The incidence of leukemia in children under age 5 in Britain has increased by more than 50 percent over the last 50 years. Modern lifestyle factors, such as exposure to radiation, benzene, and environmental pollutants, are thought to play a major role in the rising incidence.
Research conducted shows that the low incidence of leukemia in Asia is due in part to the protective effect of the spice turmeric, which is widely used in Asian cooking. He says this spice and its coloring agent may lessen the effects of cigarette smoke, radiation-induced damage, and damage from eating certain processed foods.
Researchers also found that regular consumption of oranges and/or bananas during the first two years of life was associated with a reduced risk of childhood leukemia. They say these findings are consistent with the role of fruits and vegetables in adult cancers. Researchers attribute the association to the vitamin C in oranges and potassium in bananas.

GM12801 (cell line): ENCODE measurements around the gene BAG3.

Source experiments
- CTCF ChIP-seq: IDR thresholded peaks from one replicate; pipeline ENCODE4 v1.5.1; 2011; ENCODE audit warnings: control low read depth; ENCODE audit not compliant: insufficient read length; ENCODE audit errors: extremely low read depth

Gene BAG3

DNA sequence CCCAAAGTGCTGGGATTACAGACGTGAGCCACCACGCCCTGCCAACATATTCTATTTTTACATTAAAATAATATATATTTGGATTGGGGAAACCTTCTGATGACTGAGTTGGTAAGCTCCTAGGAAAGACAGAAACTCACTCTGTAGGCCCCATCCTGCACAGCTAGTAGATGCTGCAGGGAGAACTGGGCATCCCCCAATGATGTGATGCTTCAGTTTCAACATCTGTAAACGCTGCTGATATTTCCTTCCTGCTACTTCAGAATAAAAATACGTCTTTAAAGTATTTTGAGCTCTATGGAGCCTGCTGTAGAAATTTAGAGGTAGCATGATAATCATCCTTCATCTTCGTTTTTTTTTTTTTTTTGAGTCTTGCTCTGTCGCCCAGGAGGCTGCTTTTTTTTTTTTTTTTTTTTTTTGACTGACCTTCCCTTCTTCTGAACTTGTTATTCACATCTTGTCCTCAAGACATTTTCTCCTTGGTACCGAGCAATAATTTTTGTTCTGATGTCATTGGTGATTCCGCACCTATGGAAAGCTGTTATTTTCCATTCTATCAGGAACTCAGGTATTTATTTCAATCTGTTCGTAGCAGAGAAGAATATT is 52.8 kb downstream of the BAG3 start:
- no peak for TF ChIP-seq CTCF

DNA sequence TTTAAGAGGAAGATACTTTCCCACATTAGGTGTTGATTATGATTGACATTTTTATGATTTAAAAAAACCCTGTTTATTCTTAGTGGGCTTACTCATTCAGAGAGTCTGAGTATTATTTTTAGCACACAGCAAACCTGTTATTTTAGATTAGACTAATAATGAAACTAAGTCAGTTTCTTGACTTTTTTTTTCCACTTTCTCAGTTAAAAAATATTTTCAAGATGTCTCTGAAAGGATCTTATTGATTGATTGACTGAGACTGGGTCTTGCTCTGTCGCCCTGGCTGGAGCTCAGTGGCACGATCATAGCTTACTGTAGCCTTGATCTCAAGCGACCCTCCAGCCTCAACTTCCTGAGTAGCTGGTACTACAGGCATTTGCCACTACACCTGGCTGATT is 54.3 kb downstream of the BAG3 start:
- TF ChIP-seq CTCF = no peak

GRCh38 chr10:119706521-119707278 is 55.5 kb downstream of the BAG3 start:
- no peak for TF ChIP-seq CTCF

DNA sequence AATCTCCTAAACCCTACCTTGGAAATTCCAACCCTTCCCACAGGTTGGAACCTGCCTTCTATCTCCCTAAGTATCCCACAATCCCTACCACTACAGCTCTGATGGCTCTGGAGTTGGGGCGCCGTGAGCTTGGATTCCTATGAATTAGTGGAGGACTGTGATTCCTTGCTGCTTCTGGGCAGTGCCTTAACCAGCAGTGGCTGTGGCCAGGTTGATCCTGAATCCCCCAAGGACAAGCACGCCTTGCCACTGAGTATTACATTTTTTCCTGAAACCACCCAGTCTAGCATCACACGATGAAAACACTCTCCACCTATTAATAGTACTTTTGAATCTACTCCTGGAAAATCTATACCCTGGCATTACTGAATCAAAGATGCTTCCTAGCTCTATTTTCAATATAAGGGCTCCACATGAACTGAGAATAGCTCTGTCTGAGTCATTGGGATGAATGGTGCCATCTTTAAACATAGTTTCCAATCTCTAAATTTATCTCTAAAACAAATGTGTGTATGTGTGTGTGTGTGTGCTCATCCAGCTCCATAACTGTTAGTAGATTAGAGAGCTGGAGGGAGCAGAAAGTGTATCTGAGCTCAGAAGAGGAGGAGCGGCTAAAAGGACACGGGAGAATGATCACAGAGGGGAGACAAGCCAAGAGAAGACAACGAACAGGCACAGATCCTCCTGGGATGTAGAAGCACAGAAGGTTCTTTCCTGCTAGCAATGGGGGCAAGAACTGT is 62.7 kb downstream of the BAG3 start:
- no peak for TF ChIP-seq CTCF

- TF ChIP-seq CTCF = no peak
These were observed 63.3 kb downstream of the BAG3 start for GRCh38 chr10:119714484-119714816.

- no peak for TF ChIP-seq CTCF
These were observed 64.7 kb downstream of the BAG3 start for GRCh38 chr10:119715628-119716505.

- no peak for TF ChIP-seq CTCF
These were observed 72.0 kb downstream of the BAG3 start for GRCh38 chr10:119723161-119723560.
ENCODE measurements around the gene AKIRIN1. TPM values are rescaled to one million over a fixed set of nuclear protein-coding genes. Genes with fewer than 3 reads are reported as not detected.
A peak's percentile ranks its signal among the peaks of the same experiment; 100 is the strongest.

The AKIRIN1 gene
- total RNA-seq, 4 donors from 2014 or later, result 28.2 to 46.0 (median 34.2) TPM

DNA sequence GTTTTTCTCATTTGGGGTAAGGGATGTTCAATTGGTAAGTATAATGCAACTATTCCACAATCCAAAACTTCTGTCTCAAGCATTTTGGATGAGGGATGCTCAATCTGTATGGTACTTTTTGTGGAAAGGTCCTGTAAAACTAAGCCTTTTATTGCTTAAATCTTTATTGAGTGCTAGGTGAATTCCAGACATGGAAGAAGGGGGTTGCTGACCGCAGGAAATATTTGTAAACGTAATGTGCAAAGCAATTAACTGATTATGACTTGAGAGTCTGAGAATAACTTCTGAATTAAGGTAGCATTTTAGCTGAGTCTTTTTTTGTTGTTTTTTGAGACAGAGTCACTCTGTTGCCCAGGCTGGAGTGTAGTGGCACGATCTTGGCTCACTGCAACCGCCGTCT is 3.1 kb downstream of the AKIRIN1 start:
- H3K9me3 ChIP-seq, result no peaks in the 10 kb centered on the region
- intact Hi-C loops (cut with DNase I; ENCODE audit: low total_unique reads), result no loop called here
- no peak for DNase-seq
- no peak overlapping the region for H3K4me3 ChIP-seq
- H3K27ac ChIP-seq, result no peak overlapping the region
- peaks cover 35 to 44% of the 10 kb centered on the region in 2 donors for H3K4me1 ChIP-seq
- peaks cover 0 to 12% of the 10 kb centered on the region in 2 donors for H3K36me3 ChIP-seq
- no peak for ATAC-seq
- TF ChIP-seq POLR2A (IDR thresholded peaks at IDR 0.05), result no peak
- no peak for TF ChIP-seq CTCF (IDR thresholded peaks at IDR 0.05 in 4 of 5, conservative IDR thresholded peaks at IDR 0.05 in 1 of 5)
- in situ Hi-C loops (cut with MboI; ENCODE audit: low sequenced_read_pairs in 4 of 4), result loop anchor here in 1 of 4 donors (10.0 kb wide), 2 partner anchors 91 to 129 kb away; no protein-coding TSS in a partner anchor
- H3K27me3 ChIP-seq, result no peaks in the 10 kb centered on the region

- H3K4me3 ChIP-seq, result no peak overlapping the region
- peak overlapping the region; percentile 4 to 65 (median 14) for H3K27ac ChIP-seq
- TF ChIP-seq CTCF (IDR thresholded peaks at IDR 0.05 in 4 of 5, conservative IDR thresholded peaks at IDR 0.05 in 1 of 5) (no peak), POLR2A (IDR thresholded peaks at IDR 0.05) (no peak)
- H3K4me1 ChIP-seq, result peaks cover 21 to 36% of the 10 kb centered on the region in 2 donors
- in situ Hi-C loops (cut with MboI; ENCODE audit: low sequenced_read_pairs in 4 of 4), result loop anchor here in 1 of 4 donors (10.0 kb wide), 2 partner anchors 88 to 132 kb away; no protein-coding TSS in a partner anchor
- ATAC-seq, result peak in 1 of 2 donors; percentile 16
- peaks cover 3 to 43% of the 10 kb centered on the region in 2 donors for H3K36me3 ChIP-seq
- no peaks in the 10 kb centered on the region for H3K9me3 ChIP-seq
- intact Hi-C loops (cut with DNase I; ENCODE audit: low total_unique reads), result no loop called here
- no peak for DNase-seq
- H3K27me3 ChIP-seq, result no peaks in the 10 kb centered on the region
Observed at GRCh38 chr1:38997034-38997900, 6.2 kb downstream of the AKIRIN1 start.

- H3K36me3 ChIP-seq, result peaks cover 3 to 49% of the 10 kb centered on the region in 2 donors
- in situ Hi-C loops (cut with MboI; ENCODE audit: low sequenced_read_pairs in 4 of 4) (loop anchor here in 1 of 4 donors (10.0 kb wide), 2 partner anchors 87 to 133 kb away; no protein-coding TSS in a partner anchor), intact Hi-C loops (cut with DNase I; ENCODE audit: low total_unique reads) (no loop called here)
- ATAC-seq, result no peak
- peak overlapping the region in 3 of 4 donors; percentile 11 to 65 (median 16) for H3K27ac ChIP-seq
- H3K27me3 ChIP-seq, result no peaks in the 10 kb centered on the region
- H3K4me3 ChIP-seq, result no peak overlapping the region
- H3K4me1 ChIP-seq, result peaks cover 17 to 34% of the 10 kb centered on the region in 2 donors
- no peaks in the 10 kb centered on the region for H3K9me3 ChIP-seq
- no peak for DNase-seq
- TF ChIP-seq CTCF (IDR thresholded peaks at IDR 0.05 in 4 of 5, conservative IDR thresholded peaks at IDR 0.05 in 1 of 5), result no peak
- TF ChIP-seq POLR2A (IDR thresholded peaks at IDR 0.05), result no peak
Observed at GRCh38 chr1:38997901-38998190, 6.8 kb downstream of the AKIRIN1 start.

Thus researchers say the increasing incidence combined with emerging concerns about the long-term effects of leukemia treatments makes prevention, such as diet, a top priority.